Please use this identifier to cite or link to this item: https://repositorio.unifesp.br/handle/11600/36775
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dc.contributor.authorCera, Maysa Luchesi [UNIFESP]
dc.contributor.authorOrtiz, Karin Zazo [UNIFESP]
dc.contributor.authorBertolucci, Paulo Henrique Ferreira [UNIFESP]
dc.contributor.authorMinett, Thaís Soares Cianciarullo [UNIFESP]
dc.date.accessioned2016-01-24T14:34:27Z-
dc.date.available2016-01-24T14:34:27Z-
dc.date.issued2013-10-01
dc.identifierhttp://dx.doi.org/10.1017/S1041610213000781
dc.identifier.citationInternational Psychogeriatrics. New York: Cambridge Univ Press, v. 25, n. 10, p. 1679-1685, 2013.
dc.identifier.issn1041-6102
dc.identifier.urihttp://repositorio.unifesp.br/handle/11600/36775-
dc.description.abstractBackground: Alzheimer's disease (AD) affects not only memory but also other cognitive functions, such as orientation, language, praxis, attention, visual perception, or executive function. Most studies on oral communication in AD focus on aphasia; however, speech and orofacial apraxias are also present in these patients. the aim of this study was to investigate the presence of speech and orofacial apraxias in patients with AD with the hypothesis that apraxia severity is strongly correlated with disease severity.Methods: Ninety participants in different stages of AD (mild, moderate, and severe) underwent the following assessments: Clinical Dementia Rating, Mini-Mental State Examination, Lawton Instrumental Activities of Daily Living, a specific speech and orofacial praxis assessment, and the oral agility subtest of the Boston diagnostic aphasia examination.Results: the mean age was 80.2 +/- 7.2 years and 73% were women. Patients with AD had significantly lower scores than normal controls for speech praxis (mean difference = -2.9, 95% confidence interval (CI) = -3.3 to -2.4) and orofacial praxis (mean difference = -4.9, 95% CI = -5.4 to -4.3). Dementia severity was significantly associated with orofacial apraxia severity (moderate AD: beta = -19.63, p = 0.011; and severe AD: beta = -51.68, p < 0.001) and speech apraxia severity (moderate AD: beta = 7.07, p = 0.001; and severe AD: beta = 8.16, p < 0.001).Conclusion: Speech and orofacial apraxias were evident in patients with AD and became more pronounced with disease progression.en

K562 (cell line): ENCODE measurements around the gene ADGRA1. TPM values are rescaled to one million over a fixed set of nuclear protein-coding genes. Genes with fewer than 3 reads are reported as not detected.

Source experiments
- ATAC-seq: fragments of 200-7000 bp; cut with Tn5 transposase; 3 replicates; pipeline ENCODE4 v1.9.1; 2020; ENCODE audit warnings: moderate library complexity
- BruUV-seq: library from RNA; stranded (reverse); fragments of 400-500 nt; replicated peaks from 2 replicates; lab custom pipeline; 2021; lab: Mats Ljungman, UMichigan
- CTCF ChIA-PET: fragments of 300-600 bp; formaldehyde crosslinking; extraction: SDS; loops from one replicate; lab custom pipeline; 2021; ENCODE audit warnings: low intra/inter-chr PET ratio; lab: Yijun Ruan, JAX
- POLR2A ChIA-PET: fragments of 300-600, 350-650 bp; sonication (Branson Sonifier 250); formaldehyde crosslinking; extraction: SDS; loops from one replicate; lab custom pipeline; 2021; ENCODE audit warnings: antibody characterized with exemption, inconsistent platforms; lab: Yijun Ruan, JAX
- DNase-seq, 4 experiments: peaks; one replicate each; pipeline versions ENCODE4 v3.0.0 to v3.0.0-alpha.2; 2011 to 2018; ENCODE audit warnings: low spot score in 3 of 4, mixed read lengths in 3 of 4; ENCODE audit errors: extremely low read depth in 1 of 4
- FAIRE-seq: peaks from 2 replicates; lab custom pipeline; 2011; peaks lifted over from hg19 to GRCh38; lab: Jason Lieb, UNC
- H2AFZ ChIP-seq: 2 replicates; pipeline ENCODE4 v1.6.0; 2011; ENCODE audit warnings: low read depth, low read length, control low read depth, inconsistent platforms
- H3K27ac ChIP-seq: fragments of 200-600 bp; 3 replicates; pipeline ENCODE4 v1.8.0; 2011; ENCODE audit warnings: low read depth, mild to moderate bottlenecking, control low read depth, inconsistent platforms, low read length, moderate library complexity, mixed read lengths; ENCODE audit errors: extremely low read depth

dc.format.extent1679-1685
dc.language.isoeng
dc.publisherCambridge Univ Press
dc.relation.ispartofInternational Psychogeriatrics
dc.rightsAcesso aberto
dc.subjectapraxiasen
dc.subjectAlzheimer's diseaseen
dc.subjectdiagnosisen
dc.subjectarticulation disordersen
dc.titleSpeech and orofacial apraxias in Alzheimer's diseaseen
dc.typeArtigo
dc.rights.licensehttp://journals.cambridge.org/action/displaySpecialPage?pageId=4676
dc.contributor.institutionUniversidade Federal de São Paulo (UNIFESP)
dc.description.affiliationUniversidade Federal de São Paulo, Dept Speech Pathol, BR-04023900 São Paulo, Brazil
dc.description.affiliationUniversidade Federal de São Paulo, Dept Neurol & Neurosurg, BR-04023900 São Paulo, Brazil
dc.description.affiliationUniversidade Federal de São Paulo, Dept Prevent Med, BR-04023900 São Paulo, Brazil
dc.description.affiliationUnifespUniversidade Federal de São Paulo, Dept Speech Pathol, BR-04023900 São Paulo, Brazil
dc.description.affiliationUnifespUniversidade Federal de São Paulo, Dept Neurol & Neurosurg, BR-04023900 São Paulo, Brazil
dc.description.affiliationUnifespUniversidade Federal de São Paulo, Dept Prevent Med, BR-04023900 São Paulo, Brazil
dc.identifier.fileWOS000323522400011.pdf
dc.identifier.doi10.1017/S1041610213000781
dc.description.sourceWeb of Science
dc.identifier.wosWOS:000323522400011
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